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Financial planning tips for your 30s and 40's

10 financial planning tips for your 30s and 40's

After creating a strong financial foundation in your 20s, the next decade of your life is all about continuing to grow and protect your wealth. Your twenties may have been a difficult time financially, but you will find success in your thirties and beyond. This list of goals will help you build on your wealth and continue on the path to financial security.

Time To Level-up Your Career.

You have a valuable skill that you developed in your twenties. Now is the time to use that skill to earn more money. Look into different career paths that would make use of your skill. See what kinds of jobs and businesses would be a good fit for you. You may also want to think about getting more education in the form of an advanced degree. Making a sharp career turn can be a great way to improve your prospects, but it can also be risky. Make sure you have a financial plan in place to help you keep your budget steady while you’re making a change.

Re-Strategize your budget.

You created a budget in your twenties, which may have included some savings. However, as your income, expenses, and goals change from year to year, your budget will need to adapt to new life changes, such as getting married, having children, or starting your own business. You may need to cut spending in some areas to reallocate elsewhere. If you’ve recently gotten a raise at work, you may want to consider ramping up your savings and retirement budget.

Reconsider Your Insurance Needs.

As your assets increase, you may require additional insurance to protect them. Perhaps you now rent a larger or more private residence. (Learn more about renters insurance.) Maybe you’re in the process of purchasing a house (and need home insurance) or car (and need auto insurance). Maybe you have financial dependents who rely on you. When changing jobs, be sure to understand your new benefits and how your health insurance premiums will differ from your old job.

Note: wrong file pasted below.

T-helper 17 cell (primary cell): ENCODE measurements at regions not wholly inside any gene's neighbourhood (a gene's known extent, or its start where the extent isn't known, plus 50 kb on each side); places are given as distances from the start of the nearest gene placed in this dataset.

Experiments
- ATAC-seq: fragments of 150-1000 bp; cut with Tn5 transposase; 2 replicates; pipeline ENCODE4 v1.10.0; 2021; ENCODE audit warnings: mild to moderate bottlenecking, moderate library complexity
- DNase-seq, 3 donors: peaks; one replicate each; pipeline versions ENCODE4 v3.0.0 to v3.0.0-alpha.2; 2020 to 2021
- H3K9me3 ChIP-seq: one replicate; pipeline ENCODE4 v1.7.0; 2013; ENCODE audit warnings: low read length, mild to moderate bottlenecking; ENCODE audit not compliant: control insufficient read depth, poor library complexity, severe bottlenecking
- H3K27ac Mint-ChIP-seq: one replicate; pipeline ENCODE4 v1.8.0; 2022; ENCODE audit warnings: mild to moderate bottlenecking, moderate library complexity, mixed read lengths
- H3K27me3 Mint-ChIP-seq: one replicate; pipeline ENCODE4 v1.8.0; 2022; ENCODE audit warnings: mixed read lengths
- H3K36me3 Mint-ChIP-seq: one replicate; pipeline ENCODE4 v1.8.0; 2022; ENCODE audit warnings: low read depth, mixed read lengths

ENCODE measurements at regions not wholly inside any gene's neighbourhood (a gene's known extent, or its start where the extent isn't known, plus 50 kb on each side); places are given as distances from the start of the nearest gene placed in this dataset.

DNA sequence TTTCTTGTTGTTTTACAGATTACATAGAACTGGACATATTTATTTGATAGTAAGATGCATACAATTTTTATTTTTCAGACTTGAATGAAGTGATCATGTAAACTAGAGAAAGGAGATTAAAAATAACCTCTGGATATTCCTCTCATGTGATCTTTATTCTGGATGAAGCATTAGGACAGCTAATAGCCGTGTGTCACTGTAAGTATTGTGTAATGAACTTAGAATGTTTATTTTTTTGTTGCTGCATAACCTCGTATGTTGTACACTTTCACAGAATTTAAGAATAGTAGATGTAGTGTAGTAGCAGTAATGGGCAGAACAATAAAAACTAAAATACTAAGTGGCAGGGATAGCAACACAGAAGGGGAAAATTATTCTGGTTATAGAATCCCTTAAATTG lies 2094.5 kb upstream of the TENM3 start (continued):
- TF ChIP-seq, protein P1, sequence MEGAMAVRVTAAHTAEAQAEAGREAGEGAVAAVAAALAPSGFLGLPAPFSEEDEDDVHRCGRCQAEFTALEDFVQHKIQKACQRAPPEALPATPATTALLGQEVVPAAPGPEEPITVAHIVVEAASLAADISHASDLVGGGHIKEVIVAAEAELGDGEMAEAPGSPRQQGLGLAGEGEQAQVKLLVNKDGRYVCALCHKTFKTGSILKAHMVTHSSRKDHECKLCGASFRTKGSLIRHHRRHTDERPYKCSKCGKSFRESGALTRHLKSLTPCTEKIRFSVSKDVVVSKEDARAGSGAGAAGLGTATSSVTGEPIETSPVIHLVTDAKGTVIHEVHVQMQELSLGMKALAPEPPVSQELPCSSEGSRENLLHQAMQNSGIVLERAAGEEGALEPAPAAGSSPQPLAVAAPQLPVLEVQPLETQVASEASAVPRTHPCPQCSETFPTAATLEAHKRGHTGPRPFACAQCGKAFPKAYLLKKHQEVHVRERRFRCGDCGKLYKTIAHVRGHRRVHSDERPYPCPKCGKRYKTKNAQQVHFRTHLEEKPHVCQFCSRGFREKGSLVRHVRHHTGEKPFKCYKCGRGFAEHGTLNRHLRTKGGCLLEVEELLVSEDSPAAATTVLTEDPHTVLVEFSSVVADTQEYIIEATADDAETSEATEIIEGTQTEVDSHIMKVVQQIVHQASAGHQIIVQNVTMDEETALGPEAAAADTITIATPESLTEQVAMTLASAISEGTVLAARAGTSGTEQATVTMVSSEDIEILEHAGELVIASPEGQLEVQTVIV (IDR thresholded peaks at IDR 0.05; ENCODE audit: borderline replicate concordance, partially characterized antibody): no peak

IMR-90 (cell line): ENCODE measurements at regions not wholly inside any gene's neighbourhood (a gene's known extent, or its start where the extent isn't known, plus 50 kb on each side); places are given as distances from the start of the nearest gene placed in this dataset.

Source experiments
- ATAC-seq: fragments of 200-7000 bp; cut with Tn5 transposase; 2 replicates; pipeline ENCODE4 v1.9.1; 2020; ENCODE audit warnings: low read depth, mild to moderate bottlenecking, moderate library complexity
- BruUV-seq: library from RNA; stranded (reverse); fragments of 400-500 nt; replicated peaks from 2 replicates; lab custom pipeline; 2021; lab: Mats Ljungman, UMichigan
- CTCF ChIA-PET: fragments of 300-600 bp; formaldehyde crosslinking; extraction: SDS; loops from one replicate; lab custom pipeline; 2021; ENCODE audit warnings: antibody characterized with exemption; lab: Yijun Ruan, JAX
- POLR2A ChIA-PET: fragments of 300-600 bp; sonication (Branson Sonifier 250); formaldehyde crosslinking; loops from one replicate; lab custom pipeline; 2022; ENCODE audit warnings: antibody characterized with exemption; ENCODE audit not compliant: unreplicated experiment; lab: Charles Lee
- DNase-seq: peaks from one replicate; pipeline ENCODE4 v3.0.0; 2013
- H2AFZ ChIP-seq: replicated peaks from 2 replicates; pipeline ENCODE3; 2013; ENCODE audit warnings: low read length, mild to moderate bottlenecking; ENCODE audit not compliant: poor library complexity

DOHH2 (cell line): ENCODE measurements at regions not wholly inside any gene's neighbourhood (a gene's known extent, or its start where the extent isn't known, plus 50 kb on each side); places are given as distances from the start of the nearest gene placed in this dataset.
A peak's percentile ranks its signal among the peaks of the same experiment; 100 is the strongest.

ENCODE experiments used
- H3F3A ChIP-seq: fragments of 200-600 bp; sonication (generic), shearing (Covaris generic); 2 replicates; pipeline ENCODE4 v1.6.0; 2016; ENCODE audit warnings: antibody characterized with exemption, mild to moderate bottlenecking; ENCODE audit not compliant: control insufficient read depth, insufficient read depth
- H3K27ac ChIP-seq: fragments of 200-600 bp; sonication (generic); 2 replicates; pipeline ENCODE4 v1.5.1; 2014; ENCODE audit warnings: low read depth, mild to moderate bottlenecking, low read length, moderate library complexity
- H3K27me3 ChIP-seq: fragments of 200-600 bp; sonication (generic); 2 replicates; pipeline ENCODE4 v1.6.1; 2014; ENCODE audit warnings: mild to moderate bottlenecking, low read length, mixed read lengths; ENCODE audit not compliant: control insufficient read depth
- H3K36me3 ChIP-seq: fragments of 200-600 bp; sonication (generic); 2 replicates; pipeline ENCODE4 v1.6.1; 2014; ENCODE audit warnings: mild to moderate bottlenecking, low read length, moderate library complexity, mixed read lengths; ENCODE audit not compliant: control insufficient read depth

Pay Off Nonmortgage Debt.

Your twenties are the time to come up with a debt-repayment plan. Stick with it throughout your thirties, and you’ll enter your forties focused on building your nest egg for the future — not paying off bills from your past. If you haven't started, the strategy I personally used and found success with was a take on Dave Ramsey's Snowball method where You put all debts on the table and evaluate. You should then start paying down debt on your debt with the highest interest rate, once paid begin on the next highest, this would be considered the snowball method of paying down debt made popular by Dave Ramsey.

Increase Your Emergency Fund Balance.

It is important to have 3–6 months of living expenses saved up in case of an emergency. As your income and expenses change, so should the amount in your emergency fund. You may be worried that the cash is not growing as it would if it were invested, but it is important to have the cash available in case of an emergency.

Get Aggressive with retirement planning.

Most people’s experience with a 401k is being told they should sign up for it during onboarding or training, because of that It’s typical when you first begin saving for retirement to only contribute enough of your paycheck to earn your employer’s 401(k) match or what the auto-enrollment policy mandates by default.